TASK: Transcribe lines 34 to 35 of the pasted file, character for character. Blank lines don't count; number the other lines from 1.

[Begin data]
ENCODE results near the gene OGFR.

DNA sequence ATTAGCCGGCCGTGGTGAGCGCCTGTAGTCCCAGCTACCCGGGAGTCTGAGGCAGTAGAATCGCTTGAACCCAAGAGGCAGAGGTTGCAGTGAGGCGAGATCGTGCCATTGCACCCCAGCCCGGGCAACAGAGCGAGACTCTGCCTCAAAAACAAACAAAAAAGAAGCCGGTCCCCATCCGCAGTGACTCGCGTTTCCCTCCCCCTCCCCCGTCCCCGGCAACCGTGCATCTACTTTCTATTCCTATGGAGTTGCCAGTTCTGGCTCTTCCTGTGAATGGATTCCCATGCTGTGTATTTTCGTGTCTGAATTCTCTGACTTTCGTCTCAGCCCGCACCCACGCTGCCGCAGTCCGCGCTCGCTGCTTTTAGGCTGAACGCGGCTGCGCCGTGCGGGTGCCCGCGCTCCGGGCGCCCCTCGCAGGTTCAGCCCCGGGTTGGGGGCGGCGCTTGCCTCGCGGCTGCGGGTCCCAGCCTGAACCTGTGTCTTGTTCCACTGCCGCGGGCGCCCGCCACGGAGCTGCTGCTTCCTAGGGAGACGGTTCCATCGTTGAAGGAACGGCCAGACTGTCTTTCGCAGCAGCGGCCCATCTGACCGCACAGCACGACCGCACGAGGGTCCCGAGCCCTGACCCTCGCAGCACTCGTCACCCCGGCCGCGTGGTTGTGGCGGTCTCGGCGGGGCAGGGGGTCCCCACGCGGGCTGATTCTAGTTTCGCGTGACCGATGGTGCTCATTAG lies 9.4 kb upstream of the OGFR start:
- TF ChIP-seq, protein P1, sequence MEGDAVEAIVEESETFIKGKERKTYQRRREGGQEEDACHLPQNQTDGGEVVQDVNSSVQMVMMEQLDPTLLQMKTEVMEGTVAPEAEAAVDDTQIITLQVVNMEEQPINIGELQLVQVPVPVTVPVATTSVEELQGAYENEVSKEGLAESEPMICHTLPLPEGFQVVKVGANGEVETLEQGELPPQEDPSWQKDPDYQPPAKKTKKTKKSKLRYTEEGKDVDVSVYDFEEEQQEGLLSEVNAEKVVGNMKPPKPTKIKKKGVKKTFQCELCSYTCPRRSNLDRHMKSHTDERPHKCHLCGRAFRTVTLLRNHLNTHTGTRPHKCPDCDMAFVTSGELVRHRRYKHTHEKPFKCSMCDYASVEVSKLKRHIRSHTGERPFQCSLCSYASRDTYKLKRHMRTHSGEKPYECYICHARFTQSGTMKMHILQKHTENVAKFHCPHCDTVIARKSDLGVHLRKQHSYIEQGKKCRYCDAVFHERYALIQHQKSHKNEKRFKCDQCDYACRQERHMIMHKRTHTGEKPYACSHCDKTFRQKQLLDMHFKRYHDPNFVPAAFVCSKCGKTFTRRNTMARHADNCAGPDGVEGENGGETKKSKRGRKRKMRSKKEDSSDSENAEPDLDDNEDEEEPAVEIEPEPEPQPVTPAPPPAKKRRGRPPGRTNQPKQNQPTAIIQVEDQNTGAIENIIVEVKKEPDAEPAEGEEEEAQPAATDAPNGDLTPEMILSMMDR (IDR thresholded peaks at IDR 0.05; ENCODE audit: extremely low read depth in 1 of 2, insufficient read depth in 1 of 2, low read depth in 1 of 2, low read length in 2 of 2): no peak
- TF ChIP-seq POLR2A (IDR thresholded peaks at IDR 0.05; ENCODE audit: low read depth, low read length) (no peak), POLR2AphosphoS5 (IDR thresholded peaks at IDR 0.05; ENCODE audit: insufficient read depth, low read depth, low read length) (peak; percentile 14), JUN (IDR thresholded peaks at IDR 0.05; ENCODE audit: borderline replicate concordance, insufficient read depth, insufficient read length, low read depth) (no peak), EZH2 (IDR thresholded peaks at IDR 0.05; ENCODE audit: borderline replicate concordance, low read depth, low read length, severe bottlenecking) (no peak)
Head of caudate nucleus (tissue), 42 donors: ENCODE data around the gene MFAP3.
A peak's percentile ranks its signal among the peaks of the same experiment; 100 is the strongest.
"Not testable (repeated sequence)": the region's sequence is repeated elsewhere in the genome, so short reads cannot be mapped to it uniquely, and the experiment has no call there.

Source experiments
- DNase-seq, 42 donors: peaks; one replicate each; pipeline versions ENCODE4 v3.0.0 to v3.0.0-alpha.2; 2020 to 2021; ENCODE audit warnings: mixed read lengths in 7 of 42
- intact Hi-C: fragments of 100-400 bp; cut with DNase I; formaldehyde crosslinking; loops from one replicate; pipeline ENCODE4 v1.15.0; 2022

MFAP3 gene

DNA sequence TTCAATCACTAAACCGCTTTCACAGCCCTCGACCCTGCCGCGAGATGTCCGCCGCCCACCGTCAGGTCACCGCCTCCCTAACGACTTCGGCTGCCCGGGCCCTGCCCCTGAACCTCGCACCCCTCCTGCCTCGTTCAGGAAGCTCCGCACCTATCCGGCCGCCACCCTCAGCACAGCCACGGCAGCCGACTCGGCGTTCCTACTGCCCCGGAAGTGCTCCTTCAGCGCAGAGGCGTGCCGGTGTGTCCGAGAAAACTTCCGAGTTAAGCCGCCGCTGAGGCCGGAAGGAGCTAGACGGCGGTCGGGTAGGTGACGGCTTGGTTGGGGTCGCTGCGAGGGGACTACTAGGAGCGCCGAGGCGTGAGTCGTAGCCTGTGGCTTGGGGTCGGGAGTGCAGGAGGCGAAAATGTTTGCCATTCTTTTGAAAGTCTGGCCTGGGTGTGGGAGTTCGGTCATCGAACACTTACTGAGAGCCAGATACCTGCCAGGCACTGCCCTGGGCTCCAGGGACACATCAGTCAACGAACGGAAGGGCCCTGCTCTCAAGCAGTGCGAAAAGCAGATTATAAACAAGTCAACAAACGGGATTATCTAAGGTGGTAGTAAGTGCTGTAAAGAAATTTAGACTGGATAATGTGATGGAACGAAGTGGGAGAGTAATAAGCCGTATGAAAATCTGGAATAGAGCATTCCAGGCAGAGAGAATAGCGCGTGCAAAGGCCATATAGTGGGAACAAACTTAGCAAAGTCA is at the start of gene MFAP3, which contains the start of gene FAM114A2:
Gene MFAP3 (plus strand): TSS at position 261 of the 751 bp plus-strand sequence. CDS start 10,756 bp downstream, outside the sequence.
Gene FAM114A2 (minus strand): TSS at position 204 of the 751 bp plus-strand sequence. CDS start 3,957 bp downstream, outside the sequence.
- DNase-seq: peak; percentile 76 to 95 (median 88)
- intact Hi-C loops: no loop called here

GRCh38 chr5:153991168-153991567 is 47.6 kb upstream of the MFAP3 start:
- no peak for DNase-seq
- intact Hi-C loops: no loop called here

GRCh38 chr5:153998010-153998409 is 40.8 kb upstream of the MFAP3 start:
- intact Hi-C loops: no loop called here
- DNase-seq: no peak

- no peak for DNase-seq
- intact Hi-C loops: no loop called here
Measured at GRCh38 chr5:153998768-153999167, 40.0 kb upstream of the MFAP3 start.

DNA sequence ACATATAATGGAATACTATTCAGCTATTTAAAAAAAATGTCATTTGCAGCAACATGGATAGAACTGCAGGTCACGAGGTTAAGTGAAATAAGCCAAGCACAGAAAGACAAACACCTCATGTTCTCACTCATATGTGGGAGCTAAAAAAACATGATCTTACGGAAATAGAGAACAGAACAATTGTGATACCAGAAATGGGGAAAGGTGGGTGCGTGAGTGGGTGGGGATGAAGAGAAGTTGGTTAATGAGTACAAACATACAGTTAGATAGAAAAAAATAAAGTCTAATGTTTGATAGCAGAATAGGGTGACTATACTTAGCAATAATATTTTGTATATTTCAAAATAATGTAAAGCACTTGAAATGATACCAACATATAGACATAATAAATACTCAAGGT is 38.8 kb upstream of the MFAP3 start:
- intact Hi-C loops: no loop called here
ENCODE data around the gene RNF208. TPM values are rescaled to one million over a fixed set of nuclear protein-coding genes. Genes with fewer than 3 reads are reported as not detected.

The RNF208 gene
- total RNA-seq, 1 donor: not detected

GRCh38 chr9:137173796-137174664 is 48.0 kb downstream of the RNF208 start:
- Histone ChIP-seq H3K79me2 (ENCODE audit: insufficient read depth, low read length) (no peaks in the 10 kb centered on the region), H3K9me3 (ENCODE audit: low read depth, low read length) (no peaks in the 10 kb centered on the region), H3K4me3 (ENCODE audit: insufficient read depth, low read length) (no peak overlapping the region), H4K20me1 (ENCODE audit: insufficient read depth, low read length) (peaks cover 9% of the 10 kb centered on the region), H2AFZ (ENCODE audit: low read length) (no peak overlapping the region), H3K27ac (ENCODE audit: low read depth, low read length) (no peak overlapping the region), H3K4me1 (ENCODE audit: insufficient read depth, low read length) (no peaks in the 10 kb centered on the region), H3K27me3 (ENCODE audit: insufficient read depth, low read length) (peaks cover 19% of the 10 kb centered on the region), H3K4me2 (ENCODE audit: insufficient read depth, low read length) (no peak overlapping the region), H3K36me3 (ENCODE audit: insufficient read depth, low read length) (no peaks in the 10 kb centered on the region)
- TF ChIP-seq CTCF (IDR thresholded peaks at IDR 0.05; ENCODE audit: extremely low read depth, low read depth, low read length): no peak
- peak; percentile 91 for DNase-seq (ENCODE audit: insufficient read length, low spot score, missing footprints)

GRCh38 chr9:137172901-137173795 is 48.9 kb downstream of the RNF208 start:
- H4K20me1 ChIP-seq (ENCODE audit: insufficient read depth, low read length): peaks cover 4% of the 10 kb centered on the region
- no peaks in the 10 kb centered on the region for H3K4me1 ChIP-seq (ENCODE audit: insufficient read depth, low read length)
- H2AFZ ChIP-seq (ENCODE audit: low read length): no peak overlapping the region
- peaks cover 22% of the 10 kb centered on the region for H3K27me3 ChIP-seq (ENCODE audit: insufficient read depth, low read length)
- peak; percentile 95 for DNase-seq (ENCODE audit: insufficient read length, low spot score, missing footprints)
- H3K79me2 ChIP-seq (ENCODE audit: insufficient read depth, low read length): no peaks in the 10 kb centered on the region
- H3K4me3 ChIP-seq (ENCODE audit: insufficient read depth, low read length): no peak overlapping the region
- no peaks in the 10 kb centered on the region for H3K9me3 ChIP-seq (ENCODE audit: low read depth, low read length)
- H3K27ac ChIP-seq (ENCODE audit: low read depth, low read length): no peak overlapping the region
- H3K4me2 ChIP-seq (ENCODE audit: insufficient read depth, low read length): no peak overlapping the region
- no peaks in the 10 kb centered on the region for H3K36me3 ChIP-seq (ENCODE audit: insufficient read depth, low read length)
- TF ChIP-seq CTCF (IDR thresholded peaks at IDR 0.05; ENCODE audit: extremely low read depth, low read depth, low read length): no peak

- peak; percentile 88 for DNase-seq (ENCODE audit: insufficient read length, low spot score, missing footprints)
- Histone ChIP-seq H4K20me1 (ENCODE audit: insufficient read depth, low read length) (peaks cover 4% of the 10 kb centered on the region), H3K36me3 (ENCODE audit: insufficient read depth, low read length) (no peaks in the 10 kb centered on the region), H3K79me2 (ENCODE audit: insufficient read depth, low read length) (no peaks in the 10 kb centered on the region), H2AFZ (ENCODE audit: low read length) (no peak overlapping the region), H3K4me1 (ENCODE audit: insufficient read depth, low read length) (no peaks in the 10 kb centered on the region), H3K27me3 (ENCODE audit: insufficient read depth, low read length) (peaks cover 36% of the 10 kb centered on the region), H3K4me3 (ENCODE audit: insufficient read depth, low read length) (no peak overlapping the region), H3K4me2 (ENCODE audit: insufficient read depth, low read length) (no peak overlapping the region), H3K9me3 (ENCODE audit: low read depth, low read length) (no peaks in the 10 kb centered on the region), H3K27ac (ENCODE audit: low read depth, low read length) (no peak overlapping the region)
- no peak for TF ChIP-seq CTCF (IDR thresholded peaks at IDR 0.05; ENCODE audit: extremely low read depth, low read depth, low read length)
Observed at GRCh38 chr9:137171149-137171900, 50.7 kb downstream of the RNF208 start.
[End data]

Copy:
- peak; percentile 91 for DNase-seq (ENCODE audit: insufficient read length, low spot score, missing footprints)

GRCh38 chr9:137172901-137173795 is 48.9 kb downstream of the RNF208 start: